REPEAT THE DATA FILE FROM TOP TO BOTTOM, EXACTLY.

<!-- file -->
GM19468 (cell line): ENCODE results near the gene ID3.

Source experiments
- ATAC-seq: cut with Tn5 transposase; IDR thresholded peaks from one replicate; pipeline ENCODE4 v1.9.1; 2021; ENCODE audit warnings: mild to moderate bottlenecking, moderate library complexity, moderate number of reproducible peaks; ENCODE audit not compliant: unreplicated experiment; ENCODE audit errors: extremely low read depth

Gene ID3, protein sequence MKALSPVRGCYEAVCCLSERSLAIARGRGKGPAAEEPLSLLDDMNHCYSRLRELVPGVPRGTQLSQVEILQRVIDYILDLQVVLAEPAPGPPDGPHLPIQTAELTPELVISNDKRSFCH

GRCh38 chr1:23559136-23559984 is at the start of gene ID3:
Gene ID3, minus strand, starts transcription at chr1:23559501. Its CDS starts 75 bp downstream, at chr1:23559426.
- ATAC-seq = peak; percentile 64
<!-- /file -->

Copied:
GM19468 (cell line): ENCODE results near the gene ID3.

Source experiments
- ATAC-seq: cut with Tn5 transposase; IDR thresholded peaks from one replicate; pipeline ENCODE4 v1.9.1; 2021; ENCODE audit warnings: mild to moderate bottlenecking, moderate library complexity, moderate number of reproducible peaks; ENCODE audit not compliant: unreplicated experiment; ENCODE audit errors: extremely low read depth

Gene ID3, protein sequence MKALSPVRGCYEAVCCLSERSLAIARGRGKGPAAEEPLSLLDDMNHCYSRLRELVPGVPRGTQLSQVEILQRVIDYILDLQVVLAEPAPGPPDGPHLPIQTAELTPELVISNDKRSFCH

GRCh38 chr1:23559136-23559984 is at the start of gene ID3:
Gene ID3, minus strand, starts transcription at chr1:23559501. Its CDS starts 75 bp downstream, at chr1:23559426.
- ATAC-seq = peak; percentile 64